Our lab has a background in analysing RNA and the chromatin structure. It’s easy to get plenty of data. Unfortunately it is also easy to start using your method of choice as a golden hammer. Many mechanisms won’t be seen with just one single method, so we are trying to avoid this trap. As an example, we have found a number of genes controlling metabolism which are different in different T cell states. We also know from the past that metabolites can affect T cell state, such vitamin A able to induce regulatory T cells (these guys are important for modulating the immune system, avoiding autoimmunity). Likewise, calcium signalling is a key part of T cell activation after TCR (T cell receptor) induction. Recently it has been shown that tumours induce steroid biosynthesis in T cells to evade immunity. All that said, there has so far been little effort to link unbiased transcriptomics with metabolism, largely due to poor overlap between these two communities. With the clear importance of metabolism, this is a gap we are trying to close, along with protein modifications, gene isoforms, calcium concentration, cell morphology, and everything else we can feed to the computer.
Understanding T cells in different tissue contexts
Those who look carefully will see that T cells express different cells in different tissues. Again, this is confounded by the circadian rhythm, but it is clearly quite not that simple – several organs like the testicles and the brain are “immune privileged”. That is, there is a different representation of immune cells, typically less. Possibly because their action would create too much damage if not kept under sufficient control. This process can only be controlled by the surrounding tissue emitting signals telling the T cells to stay away. When this system fails, you risk ending up with diseases such as multiple sclerosis.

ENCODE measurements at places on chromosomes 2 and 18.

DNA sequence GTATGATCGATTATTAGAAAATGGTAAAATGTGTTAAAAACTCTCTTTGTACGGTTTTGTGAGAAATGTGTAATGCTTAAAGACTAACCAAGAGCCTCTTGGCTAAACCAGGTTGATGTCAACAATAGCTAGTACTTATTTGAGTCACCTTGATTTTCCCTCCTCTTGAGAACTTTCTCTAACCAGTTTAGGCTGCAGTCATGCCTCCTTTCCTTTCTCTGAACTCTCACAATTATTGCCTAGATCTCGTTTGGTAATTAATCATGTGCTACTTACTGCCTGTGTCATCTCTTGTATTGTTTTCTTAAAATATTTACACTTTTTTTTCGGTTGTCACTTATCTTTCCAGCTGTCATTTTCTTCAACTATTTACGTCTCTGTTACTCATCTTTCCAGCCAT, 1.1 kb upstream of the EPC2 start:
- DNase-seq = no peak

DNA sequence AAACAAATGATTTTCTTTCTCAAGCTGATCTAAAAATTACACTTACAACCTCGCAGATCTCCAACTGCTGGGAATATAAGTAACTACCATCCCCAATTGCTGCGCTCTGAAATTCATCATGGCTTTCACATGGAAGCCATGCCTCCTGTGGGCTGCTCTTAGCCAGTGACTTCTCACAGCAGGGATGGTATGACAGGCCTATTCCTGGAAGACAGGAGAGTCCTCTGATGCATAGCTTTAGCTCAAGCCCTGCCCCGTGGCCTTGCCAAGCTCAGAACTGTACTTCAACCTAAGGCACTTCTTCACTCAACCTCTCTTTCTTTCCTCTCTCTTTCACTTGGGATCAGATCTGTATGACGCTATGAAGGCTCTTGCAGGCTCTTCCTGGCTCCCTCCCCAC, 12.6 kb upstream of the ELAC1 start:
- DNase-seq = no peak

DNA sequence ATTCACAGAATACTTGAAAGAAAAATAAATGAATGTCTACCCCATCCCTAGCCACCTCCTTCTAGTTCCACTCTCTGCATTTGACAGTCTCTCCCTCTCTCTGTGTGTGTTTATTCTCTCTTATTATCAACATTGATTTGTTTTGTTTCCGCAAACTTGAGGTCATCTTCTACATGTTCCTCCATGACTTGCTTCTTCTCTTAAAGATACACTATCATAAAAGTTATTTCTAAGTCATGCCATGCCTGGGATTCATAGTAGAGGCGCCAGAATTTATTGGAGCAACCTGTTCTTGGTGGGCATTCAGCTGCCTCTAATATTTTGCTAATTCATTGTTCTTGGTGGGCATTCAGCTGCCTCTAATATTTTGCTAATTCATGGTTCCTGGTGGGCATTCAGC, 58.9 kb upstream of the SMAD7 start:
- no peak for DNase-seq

Sometimes you forget that T cells are just one component of the immune system. But if you see a change in T cells during a pathogenic condition, was the change directly due to the pathogen or did the signal first get modulated through another cell type? Modelling the full immune system is currently beyond our scope. However, as with the interaction with different tissues, we will have a particular focus on the signal cues from other immune cells. We will do this by screening the impact of all signal molecules we can get our hands on, to build a catalogue of possible interactions.
The ultimate goal is to understand the T cells does at work – what are they doing when they detect a parasite, a virus, or cancer, and why? By looking at how the state is perturbed, and cross-checking it with our catalogue of possible interactions, we will find the critical paths of influence (there are likely more than one!). Using this model we will be able to develop better drugs to module the response, strengthening, weakening it or making it more specific. This approach is already widely successful in cancer immunotherapy, but the drugs used are best used as sledge-hammers. How do you make sure the car doesn’t stop? Take out the breaks. How do you make sure a car doesn’t go too fast? Remove the wheels. Obviously such as an approach has strong side-effects, with immuno-therapy sometimes leading to auto-immune responses, and anti-autoimmunity drugs making patients susceptible to viruses. Our long-term goal is to take the toolbox and sharpen the blades even further.